The "Signs of the Times" concert at the Commerce Department Auditorium Sunday night was, in a sense, a three-person folk festival. Si Kahn, John McCutcheon and Susan Freundlich presented everything from hammer dulcimer instrumentals to old union sing-alongs; from poetry readings to hilarious tall tales; from fast fiddle tunes to samples of deaf folk culture. The three took turns in the spotlight, but their wide-ranging skills and obvious camaraderie made each song a most successful collaboration.
Kahn's eccentric imagination cooked up funny new songs about a farmers' auction on Capitol Hill and a comic attempt to bluff one's way into high society. McCutcheon displayed his maturing songwriting talent with detailed portraits of a one-armed uncle and an impromptu truce during World War I. McCutcheon proved a virtuoso at guitar, fiddle, banjo, hammer dulcimer and various parts of his body, which he slapped in a hambone demonstration.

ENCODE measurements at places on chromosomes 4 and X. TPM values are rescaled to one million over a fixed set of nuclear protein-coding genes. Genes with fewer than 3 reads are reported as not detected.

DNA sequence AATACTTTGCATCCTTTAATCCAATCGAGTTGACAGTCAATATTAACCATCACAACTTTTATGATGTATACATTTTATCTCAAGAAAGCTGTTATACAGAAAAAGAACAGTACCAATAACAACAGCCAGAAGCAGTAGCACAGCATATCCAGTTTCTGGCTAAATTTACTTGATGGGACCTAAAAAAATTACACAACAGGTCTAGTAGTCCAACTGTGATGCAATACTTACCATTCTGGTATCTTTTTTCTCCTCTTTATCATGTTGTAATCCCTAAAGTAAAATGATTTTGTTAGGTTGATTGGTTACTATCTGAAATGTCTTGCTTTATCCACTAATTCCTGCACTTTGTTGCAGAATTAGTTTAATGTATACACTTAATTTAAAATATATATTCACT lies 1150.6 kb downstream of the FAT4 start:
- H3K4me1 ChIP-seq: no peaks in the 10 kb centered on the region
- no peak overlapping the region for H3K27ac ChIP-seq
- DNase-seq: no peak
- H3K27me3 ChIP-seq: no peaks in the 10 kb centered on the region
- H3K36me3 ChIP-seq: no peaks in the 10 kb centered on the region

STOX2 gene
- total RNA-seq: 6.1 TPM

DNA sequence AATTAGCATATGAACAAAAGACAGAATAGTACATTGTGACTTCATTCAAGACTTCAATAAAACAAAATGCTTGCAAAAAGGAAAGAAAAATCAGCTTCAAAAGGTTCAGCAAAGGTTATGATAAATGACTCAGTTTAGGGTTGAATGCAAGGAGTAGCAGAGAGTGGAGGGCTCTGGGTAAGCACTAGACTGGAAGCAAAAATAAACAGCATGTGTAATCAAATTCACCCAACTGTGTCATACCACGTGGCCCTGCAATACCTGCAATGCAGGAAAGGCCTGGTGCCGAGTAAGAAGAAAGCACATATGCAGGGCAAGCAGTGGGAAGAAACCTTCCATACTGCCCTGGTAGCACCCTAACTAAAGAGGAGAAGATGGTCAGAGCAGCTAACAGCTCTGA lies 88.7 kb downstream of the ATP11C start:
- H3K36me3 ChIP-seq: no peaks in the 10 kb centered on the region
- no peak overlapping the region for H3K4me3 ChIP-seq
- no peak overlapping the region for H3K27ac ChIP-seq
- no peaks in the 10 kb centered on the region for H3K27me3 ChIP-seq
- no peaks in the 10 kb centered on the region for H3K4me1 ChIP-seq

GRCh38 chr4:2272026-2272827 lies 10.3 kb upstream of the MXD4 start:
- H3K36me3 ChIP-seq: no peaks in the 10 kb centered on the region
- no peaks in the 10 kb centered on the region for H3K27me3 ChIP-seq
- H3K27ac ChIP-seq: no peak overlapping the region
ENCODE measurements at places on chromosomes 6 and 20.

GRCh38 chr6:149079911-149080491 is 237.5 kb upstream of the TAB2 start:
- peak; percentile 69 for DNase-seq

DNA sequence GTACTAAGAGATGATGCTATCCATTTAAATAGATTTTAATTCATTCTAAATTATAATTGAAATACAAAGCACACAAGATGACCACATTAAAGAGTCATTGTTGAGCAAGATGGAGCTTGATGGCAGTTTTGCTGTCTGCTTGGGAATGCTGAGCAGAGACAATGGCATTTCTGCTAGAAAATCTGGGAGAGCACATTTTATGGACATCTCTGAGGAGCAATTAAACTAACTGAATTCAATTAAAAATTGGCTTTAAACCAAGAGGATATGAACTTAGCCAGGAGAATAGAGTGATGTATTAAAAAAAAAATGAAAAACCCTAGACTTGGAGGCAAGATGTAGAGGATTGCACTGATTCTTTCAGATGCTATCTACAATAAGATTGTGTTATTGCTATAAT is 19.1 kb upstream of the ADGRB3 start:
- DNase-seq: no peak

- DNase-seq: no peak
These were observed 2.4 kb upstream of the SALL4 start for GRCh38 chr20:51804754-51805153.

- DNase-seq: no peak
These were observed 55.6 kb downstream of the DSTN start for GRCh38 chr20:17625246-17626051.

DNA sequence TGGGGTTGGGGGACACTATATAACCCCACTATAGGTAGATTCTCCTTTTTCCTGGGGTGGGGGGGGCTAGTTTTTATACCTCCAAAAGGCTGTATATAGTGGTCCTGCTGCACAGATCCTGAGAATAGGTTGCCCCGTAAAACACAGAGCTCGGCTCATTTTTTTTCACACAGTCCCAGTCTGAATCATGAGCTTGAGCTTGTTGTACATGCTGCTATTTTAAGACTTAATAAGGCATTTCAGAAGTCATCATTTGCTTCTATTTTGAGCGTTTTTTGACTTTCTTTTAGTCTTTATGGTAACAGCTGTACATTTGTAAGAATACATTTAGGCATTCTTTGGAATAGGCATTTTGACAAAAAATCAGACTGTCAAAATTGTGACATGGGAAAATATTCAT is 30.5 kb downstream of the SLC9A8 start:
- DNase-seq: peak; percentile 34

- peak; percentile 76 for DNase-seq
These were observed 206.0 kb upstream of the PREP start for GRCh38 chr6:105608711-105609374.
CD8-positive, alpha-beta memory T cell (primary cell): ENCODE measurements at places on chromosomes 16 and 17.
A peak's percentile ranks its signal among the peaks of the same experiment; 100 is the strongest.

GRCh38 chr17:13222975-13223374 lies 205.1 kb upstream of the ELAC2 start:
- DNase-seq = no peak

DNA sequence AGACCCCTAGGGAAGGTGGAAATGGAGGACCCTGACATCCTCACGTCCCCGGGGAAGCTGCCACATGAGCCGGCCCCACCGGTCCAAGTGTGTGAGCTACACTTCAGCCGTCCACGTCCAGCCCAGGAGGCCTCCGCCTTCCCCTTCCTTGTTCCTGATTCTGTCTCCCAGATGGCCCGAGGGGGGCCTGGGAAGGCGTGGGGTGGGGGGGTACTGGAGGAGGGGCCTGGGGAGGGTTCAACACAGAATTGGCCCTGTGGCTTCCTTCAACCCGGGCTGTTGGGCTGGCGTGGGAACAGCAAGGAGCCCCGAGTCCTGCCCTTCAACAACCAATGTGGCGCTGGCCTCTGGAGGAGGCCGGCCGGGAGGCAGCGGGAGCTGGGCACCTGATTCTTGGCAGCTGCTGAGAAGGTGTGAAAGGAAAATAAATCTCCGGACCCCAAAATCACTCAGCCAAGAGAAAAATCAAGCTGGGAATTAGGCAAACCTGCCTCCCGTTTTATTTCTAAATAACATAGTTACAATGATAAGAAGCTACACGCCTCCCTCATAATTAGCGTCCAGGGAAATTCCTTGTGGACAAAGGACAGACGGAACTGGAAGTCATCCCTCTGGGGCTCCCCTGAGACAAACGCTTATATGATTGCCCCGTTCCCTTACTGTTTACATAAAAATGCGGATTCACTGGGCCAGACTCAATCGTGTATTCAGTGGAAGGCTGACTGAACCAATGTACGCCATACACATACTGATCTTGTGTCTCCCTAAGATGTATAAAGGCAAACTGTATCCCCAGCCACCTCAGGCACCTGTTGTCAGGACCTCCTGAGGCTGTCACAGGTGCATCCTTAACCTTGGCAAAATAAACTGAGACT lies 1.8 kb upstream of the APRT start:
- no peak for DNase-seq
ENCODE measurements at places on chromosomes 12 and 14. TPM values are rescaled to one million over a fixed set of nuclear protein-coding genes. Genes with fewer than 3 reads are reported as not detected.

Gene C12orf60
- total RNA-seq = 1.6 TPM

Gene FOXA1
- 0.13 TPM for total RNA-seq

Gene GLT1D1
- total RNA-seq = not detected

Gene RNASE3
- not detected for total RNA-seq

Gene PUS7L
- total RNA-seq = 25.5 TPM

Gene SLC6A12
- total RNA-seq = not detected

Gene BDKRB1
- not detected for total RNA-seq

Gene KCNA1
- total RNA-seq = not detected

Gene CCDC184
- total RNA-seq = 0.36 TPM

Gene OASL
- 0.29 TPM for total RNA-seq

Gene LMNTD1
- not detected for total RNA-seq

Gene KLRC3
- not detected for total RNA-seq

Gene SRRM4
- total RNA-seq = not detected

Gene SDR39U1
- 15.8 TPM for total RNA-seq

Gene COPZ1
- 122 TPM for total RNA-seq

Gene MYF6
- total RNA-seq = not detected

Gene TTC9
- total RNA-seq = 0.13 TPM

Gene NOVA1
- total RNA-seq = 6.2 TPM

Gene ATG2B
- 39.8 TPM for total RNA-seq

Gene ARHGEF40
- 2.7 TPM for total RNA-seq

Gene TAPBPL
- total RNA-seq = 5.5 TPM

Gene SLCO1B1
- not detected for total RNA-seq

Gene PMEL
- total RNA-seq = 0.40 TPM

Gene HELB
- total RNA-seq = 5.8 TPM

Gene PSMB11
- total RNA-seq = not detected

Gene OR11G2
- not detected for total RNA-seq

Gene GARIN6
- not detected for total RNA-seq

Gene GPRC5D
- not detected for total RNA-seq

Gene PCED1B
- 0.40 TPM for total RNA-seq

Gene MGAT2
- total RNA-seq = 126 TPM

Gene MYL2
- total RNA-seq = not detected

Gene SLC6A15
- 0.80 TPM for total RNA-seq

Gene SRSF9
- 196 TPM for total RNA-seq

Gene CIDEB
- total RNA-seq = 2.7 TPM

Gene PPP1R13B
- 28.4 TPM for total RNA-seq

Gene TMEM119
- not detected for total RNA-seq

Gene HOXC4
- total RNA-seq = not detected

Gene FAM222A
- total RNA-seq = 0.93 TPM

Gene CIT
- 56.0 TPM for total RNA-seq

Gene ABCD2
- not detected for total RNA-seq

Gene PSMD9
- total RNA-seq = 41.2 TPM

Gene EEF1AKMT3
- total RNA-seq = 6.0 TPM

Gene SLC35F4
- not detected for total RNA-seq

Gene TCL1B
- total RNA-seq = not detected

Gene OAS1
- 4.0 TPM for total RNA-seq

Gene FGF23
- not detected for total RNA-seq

Freundlich translated all the vocals into graceful sign language that justified McCutcheon's lyric: "Our music is in your hands." She also performed with McCutcheon a scene from "Children of a Lesser God," Mark Medoff's Broadway play about a deaf woman. When McCutcheon played a sparkling version of "Somewhere Over the Rainbow" on the hammer dulcimer, Freundlich's modern-dance-like interpretation needed no spoken translation. When Kahn sang his pastoral fantasy "Wild Rose of the Mountain," McCutcheon's fiddle bow and Freundlich's fingers made it seem almost tangible.